A new swine training model of hand-assisted donor nephrectomy.

Published

Journal Article

INTRODUCTION: Despite the described advantages of hand-assisted laparoscopic donor nephrectomy (HALDN), the learning curve risks discourage many transplant centers to switch from the traditional technique to the laparoscopic approach. Considering that the learning curve risk may be softened with practice on a training model the aim of this study was examine a low-cost, high-fidelity model of HALDN in pigs. METHODS: Ten female white pigs underwent a left and then a right HALDN in the same session for a total of 20 procedures. For each nephrectomy, we assessed operative times and intraoperative complications. All nephrectomies were performed by a single senior transplantation surgeon. RESULTS: All animals that survived bilateral nephrectomy were sacrificed. Two right HALDNs were converted to open procedures due to bleeding. One spleen lesion and one lumbar vein injury were treated laparoscopically. Considering only the 18 HALDN completed, we registered a mean total operative time of 75.4 min (range=52 to 120). DISCUSSION: The in vivo training model described herein made it possible to reproduce the positions and operative difficulties similar to those encountered in clinical practice. Moreover, the costs can be considerably reduced by performing two procedures in each animal employing reusable instruments. Our model represented a valid high-fidelity training procedure that was useful and convenient to achieve skills for HALDN that may help transplantation centers adopt this technique to reduce the learning curve risk.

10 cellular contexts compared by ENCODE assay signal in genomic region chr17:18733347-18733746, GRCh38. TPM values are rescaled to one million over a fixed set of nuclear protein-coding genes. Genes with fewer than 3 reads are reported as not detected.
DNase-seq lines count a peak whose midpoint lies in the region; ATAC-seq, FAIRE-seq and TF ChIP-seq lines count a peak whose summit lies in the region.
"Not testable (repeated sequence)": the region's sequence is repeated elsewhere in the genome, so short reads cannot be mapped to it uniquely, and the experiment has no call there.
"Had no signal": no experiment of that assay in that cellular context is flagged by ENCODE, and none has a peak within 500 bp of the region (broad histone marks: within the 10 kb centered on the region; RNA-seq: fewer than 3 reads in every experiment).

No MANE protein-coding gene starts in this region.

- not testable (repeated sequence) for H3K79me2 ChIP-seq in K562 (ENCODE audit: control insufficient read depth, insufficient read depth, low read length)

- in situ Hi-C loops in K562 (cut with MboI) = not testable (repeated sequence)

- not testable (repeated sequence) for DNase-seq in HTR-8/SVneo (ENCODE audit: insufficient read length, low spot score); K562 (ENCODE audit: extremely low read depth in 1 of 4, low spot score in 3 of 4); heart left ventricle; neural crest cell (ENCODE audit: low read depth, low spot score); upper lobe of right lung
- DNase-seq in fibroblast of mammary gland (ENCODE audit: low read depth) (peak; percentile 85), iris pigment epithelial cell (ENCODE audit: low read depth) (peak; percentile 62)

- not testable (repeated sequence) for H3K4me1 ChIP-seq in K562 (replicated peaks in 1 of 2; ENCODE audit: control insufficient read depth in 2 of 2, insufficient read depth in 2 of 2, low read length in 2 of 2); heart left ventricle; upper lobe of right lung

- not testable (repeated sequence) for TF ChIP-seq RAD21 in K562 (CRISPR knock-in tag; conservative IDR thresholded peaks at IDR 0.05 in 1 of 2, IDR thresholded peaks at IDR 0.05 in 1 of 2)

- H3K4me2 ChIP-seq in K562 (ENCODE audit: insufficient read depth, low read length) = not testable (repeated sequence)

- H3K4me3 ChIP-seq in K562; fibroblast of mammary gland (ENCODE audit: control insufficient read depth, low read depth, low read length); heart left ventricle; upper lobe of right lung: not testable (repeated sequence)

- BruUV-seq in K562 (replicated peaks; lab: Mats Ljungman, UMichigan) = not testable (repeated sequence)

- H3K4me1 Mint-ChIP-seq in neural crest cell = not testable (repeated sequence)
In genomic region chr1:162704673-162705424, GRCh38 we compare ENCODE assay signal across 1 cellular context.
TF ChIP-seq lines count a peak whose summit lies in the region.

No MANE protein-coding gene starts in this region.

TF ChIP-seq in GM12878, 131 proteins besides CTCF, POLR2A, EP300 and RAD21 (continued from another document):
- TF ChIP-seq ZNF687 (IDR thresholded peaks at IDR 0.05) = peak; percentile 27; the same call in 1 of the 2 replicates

Full Text

Cited Authors

  • Cavallari, G; Tsivian, M; Bertelli, R; Neri, F; Faenza, A; Nardo, B

Published Date

  • July 2008

Published In

Volume / Issue

  • 40 / 6

Start / End Page

  • 2035 - 2037

PubMed ID

  • 18675123

Pubmed Central ID

  • 18675123

International Standard Serial Number (ISSN)

  • 0041-1345

Digital Object Identifier (DOI)

  • 10.1016/j.transproceed.2008.05.034

Language

  • eng

Conference Location

  • United States